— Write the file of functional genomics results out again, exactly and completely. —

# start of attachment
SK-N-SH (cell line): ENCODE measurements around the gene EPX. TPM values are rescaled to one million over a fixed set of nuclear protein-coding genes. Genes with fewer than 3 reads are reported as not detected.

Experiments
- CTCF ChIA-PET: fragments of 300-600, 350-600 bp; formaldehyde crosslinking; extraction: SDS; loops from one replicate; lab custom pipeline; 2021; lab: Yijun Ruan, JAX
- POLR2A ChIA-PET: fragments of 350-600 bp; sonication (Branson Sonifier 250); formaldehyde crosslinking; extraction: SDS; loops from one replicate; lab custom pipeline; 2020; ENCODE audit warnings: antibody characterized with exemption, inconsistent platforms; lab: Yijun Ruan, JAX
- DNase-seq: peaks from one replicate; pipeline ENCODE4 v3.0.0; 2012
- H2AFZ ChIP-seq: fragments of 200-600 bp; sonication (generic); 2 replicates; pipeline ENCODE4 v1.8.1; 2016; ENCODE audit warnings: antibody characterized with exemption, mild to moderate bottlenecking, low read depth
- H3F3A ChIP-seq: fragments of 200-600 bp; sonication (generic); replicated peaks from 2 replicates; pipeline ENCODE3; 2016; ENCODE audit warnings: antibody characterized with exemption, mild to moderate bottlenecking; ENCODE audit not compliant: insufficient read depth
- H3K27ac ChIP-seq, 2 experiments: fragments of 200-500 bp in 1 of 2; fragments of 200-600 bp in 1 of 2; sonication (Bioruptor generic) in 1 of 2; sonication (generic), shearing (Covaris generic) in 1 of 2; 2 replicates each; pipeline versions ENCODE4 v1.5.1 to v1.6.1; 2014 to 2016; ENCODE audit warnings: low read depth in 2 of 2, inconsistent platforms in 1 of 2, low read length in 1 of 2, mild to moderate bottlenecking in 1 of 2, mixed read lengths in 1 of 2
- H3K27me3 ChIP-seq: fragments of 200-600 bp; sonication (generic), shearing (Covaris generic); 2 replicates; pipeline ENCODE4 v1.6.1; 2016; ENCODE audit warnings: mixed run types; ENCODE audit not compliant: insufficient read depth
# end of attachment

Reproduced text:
SK-N-SH (cell line): ENCODE measurements around the gene EPX. TPM values are rescaled to one million over a fixed set of nuclear protein-coding genes. Genes with fewer than 3 reads are reported as not detected.

Experiments
- CTCF ChIA-PET: fragments of 300-600, 350-600 bp; formaldehyde crosslinking; extraction: SDS; loops from one replicate; lab custom pipeline; 2021; lab: Yijun Ruan, JAX
- POLR2A ChIA-PET: fragments of 350-600 bp; sonication (Branson Sonifier 250); formaldehyde crosslinking; extraction: SDS; loops from one replicate; lab custom pipeline; 2020; ENCODE audit warnings: antibody characterized with exemption, inconsistent platforms; lab: Yijun Ruan, JAX
- DNase-seq: peaks from one replicate; pipeline ENCODE4 v3.0.0; 2012
- H2AFZ ChIP-seq: fragments of 200-600 bp; sonication (generic); 2 replicates; pipeline ENCODE4 v1.8.1; 2016; ENCODE audit warnings: antibody characterized with exemption, mild to moderate bottlenecking, low read depth
- H3F3A ChIP-seq: fragments of 200-600 bp; sonication (generic); replicated peaks from 2 replicates; pipeline ENCODE3; 2016; ENCODE audit warnings: antibody characterized with exemption, mild to moderate bottlenecking; ENCODE audit not compliant: insufficient read depth
- H3K27ac ChIP-seq, 2 experiments: fragments of 200-500 bp in 1 of 2; fragments of 200-600 bp in 1 of 2; sonication (Bioruptor generic) in 1 of 2; sonication (generic), shearing (Covaris generic) in 1 of 2; 2 replicates each; pipeline versions ENCODE4 v1.5.1 to v1.6.1; 2014 to 2016; ENCODE audit warnings: low read depth in 2 of 2, inconsistent platforms in 1 of 2, low read length in 1 of 2, mild to moderate bottlenecking in 1 of 2, mixed read lengths in 1 of 2
- H3K27me3 ChIP-seq: fragments of 200-600 bp; sonication (generic), shearing (Covaris generic); 2 replicates; pipeline ENCODE4 v1.6.1; 2016; ENCODE audit warnings: mixed run types; ENCODE audit not compliant: insufficient read depth